Duke Fuqua School of Business – Global Executive MBA
“The biggest benefit from business school is not just the functional learning but the complete ‘tool-kit’ that you walk away with. I might not always have the right answer myself, but for every problem I will now be able to create a path to the solution.”
Location: Toronto, Canada
Family Members: My wife Shannon and our three children, Gemma (age 17), Anna (age 15), and Jacob (age 12)
Undergraduate School and Degree: Queen’s University, Canada
Where are you currently working? Toronto Symphony Orchestra (TSO), one of Canada’s major cultural institutions. The TSO is the country’s largest orchestra and renowned for innovative programming and arts leadership. I am the vice president of marketing and sales, responsible for 132 Toronto concerts, including a 43-week subscription season, single shows, benefits, festivals, and tours.
Extracurricular activities, community work, and leadership roles: Extensive leadership work on the boards of directors for Brigadoon Children’s Camp, the Art Gallery of Nova Scotia, and Sacred Heart Schools. I am also engaged in extensive leadership contributions to my local church, the Roman Catholic Archdiocese of Toronto, the Knights of Columbus, and the Equestrian Order of the Holy Sepulcher.
Which academic or extracurricular achievement are you most proud of during business school? While completing my MBA at Duke I’ve also been involved in a massive turnaround project at the Toronto Symphony. Being successful in both — at the same time — is something of which I am very proud. It speaks to how the program really works for working executives. At Duke I’ve had a great experience and got great marks. It’s fundamentally changed me as an executive. And at work, I’ve put the TSO on track to achieve the largest audience in five seasons, leveraging my Duke learnings each week. More than 18,000 people have come to a TSO performance for the first time this year. And we’ve had our first-ever string of 28 sold-out shows — and the season is not even over yet!
What achievement are you most proud of in your professional career (and why)? The achievement I am proudest of comes from being the vice president of global marketing for Ocean Nutrition Canada (ONC). I helped ONC become the number-one omega-3 company in the world, expanding our business into China, APAC, the European Union, and throughout North America. We grew revenue by 30% and EBITDA by 65% and then realized a shareholder value increase of 69% in just 14 months. ONC sold for 12x trailing EBITDA. That experience was what fueled my passion for an MBA.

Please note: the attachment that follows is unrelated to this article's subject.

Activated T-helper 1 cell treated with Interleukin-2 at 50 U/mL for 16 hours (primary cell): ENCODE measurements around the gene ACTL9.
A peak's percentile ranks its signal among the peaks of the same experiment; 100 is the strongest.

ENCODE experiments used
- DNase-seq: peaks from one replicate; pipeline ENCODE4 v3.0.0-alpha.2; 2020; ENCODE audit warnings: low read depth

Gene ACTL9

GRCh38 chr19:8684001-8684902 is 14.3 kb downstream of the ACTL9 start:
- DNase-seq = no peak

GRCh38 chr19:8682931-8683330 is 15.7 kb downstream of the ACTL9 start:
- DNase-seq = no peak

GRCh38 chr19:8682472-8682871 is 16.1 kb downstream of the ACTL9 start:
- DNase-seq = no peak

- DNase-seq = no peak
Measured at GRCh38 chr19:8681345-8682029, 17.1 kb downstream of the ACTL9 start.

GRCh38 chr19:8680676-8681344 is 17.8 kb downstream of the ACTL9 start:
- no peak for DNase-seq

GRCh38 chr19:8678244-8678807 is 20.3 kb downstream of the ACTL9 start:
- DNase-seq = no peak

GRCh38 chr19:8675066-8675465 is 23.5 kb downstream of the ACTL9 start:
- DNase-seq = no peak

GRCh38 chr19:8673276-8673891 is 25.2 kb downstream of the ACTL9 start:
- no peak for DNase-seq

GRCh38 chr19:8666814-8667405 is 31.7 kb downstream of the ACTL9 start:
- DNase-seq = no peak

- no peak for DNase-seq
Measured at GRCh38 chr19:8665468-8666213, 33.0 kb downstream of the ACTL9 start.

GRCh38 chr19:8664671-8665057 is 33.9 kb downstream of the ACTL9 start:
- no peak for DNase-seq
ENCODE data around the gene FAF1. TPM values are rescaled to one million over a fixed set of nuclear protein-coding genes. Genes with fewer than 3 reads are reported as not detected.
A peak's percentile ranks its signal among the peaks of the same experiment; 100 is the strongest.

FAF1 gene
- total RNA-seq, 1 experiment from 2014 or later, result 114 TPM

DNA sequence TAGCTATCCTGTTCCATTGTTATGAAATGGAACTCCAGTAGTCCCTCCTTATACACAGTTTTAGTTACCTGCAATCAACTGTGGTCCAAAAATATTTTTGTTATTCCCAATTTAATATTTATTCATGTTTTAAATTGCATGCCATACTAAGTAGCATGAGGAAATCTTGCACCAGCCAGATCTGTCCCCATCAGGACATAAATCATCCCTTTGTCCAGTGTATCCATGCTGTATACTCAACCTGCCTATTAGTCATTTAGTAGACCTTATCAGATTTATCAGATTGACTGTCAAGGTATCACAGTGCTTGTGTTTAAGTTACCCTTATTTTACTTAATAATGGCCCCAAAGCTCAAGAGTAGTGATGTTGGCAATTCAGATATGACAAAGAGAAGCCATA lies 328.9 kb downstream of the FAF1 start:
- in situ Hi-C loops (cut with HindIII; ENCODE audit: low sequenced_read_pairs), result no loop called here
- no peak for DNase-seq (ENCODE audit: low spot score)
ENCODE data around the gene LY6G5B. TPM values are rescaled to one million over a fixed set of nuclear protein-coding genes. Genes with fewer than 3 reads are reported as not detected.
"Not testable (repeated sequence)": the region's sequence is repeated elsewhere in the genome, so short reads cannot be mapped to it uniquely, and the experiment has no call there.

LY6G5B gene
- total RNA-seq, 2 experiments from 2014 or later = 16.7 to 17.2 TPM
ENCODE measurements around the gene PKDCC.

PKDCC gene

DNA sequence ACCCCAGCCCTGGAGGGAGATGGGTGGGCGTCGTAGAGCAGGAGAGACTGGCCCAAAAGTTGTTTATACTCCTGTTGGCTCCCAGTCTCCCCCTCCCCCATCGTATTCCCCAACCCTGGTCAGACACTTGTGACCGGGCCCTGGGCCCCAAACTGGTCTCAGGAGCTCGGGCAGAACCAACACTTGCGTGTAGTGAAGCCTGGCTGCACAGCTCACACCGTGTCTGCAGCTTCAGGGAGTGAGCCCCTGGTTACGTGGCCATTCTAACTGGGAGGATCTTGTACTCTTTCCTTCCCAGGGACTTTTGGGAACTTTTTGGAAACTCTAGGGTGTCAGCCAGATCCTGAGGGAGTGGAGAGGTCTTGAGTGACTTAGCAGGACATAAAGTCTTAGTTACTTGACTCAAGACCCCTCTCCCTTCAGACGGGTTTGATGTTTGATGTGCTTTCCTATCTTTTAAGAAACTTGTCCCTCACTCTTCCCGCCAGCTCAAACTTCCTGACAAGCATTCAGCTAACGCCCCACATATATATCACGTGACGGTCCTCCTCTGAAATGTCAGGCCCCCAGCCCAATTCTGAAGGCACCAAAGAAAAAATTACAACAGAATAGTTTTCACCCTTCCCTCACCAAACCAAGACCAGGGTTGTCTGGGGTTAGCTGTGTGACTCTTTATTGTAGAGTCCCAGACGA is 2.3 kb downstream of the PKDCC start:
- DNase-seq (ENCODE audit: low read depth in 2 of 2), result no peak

Favorite MBA Courses? Tie between Strategy and Global Markets and Institutions (GMI). Strategy taught us how to bring together all the B-school disciplines (Finance, Ops, Marketing, Accounting) and use them as a whole. GMI taught us how to use that knowledge to bring together systems and institutions for global success.
Why did you choose this executive MBA program? Basketball. I’m a super fan. Seriously, the global outlook and structure to Fuqua’s program were the determining factors for me. Half the class was from outside the U.S., which was culturally enlightening. And the entire program’s outlook is global and its structure is all about team. It was brilliant.
What did you enjoy most about business school? My classmates. Meeting so many different but similar people and being able to work together and learn from each other made it like nothing else I’ve ever been involved in. They represented all aspects of business and I was able to learn from them like we were family members.
What was the hardest part of business school? Truly the hardest part of business school is balancing work, family, and school. This is not easy. You give up a lot to do this degree; money is frankly the least of what you give up. But it’s worth it. Do the work. Learn as much as you can and be nice to your family. They are the ones who really own this degree.
What is your best advice for juggling work, family, and education? Set up a plan and stick to it. To do this right, you will need to work on school and block out the rest. And then do the same thing for family and work. Keep all three in balance and make time for each. And always take the time to communicate what is happening. If you don’t explain what’s happening, then no one can help you.